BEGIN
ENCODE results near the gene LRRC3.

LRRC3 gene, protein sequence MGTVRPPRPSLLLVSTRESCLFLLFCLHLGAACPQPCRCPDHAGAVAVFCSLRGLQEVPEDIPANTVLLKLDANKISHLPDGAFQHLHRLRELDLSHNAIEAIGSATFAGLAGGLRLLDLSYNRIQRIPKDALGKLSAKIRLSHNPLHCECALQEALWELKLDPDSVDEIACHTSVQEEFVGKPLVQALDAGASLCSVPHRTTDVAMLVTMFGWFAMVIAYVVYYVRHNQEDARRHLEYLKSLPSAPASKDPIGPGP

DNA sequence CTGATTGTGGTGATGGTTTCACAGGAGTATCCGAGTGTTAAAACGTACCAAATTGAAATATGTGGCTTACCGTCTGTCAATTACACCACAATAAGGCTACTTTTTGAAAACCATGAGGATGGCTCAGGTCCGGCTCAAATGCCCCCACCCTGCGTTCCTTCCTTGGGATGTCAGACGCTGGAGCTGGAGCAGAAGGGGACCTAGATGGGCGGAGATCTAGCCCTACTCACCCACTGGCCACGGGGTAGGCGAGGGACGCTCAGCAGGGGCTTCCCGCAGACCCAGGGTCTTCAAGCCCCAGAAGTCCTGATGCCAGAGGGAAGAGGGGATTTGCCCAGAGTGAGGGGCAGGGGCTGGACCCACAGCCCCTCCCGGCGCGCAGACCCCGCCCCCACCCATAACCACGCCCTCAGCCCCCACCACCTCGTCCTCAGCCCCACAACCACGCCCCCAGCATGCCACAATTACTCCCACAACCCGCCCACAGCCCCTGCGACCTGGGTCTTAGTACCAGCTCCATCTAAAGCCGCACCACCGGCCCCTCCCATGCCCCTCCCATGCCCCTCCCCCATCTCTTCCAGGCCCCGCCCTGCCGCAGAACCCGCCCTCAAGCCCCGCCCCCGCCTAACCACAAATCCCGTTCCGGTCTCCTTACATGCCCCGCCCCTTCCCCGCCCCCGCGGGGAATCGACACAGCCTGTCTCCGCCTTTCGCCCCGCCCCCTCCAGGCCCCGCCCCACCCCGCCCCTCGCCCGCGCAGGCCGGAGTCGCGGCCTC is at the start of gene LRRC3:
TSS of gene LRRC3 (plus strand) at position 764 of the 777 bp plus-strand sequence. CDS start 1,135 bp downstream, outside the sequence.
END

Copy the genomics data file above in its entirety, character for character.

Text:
ENCODE results near the gene LRRC3.

LRRC3 gene, protein sequence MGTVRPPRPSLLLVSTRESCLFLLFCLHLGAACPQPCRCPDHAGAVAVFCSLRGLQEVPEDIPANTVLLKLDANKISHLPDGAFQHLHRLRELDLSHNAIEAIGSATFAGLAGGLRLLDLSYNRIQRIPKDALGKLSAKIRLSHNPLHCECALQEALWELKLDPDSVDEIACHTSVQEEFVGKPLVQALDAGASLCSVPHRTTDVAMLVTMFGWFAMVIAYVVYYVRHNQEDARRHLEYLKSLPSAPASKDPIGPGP

DNA sequence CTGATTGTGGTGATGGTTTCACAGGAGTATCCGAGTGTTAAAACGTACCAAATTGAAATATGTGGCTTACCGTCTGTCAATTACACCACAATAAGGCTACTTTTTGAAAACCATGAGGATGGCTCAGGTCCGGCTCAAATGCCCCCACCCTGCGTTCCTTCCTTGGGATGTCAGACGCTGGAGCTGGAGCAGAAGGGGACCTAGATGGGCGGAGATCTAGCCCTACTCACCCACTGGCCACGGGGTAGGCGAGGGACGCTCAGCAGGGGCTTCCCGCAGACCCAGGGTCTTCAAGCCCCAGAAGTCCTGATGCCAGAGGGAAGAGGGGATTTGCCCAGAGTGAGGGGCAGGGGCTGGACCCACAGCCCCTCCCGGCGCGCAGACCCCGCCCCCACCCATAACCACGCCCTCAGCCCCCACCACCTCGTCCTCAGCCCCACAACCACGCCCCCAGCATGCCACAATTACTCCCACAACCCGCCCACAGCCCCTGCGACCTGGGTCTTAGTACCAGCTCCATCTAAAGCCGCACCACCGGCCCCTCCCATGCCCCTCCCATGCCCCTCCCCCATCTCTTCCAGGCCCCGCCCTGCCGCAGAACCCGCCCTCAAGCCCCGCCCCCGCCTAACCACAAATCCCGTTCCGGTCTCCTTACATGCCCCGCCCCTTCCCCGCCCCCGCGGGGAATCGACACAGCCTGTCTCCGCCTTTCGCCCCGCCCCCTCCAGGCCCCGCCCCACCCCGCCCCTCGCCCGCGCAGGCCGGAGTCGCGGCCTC is at the start of gene LRRC3:
TSS of gene LRRC3 (plus strand) at position 764 of the 777 bp plus-strand sequence. CDS start 1,135 bp downstream, outside the sequence.